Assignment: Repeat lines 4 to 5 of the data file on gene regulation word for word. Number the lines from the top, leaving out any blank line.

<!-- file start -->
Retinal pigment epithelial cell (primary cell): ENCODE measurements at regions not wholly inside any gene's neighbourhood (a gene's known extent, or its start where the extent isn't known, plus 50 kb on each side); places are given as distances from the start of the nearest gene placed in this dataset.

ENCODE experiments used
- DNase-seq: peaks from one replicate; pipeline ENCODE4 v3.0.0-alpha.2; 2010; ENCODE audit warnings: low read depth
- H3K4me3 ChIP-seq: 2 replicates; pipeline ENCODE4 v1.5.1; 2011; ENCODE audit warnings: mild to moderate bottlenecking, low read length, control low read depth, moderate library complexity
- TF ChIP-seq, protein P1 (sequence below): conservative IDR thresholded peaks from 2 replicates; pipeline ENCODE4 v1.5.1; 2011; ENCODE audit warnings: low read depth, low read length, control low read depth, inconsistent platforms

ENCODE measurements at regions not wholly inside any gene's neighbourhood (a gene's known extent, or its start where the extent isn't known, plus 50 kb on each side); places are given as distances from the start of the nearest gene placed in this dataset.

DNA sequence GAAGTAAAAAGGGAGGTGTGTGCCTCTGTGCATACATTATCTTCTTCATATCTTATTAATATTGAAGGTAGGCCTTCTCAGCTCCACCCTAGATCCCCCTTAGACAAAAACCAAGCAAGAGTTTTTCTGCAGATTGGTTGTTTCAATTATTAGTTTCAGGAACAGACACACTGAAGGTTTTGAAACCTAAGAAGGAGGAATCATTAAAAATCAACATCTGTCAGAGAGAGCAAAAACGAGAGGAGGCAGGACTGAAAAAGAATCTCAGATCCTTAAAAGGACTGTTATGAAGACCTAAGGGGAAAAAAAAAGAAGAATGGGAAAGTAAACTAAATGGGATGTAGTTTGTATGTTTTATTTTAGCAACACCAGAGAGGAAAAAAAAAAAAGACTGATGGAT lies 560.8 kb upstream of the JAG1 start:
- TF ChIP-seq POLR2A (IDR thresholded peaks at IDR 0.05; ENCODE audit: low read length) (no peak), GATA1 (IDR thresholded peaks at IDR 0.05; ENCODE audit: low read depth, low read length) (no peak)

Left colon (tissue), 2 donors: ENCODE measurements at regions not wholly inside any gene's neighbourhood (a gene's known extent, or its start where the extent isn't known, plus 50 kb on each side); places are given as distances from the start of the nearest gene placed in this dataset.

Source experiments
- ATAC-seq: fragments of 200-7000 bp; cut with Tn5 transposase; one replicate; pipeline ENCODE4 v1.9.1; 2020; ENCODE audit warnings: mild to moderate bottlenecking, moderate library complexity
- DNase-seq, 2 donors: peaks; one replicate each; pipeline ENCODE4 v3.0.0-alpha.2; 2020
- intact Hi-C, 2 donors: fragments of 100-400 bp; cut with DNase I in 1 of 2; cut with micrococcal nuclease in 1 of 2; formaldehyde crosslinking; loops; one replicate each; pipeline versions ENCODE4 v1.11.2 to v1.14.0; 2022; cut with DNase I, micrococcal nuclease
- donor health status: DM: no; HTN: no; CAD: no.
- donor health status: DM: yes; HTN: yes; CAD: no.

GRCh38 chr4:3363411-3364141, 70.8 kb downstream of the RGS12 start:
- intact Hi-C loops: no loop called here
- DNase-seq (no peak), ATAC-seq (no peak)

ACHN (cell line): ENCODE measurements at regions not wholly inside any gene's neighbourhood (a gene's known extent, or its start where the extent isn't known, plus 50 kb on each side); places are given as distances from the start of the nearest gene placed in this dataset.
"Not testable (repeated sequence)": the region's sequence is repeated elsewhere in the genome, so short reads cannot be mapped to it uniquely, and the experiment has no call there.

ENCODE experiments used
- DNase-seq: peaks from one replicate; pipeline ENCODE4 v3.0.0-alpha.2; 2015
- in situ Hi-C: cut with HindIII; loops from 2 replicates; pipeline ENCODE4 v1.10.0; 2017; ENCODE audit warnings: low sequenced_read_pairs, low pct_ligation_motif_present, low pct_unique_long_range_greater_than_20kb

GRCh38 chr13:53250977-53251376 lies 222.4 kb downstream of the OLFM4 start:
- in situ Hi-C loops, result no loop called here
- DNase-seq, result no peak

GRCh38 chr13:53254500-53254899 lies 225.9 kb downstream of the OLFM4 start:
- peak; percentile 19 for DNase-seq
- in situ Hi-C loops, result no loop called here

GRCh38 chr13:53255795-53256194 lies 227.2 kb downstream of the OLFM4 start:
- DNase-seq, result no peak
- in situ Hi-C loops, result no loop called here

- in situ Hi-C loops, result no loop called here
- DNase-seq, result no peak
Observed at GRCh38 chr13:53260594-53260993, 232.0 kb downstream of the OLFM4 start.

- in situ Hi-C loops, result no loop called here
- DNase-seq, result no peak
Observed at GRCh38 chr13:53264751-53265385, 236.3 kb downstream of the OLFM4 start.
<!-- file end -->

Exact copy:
- H3K4me3 ChIP-seq: 2 replicates; pipeline ENCODE4 v1.5.1; 2011; ENCODE audit warnings: mild to moderate bottlenecking, low read length, control low read depth, moderate library complexity
- TF ChIP-seq, protein P1 (sequence below): conservative IDR thresholded peaks from 2 replicates; pipeline ENCODE4 v1.5.1; 2011; ENCODE audit warnings: low read depth, low read length, control low read depth, inconsistent platforms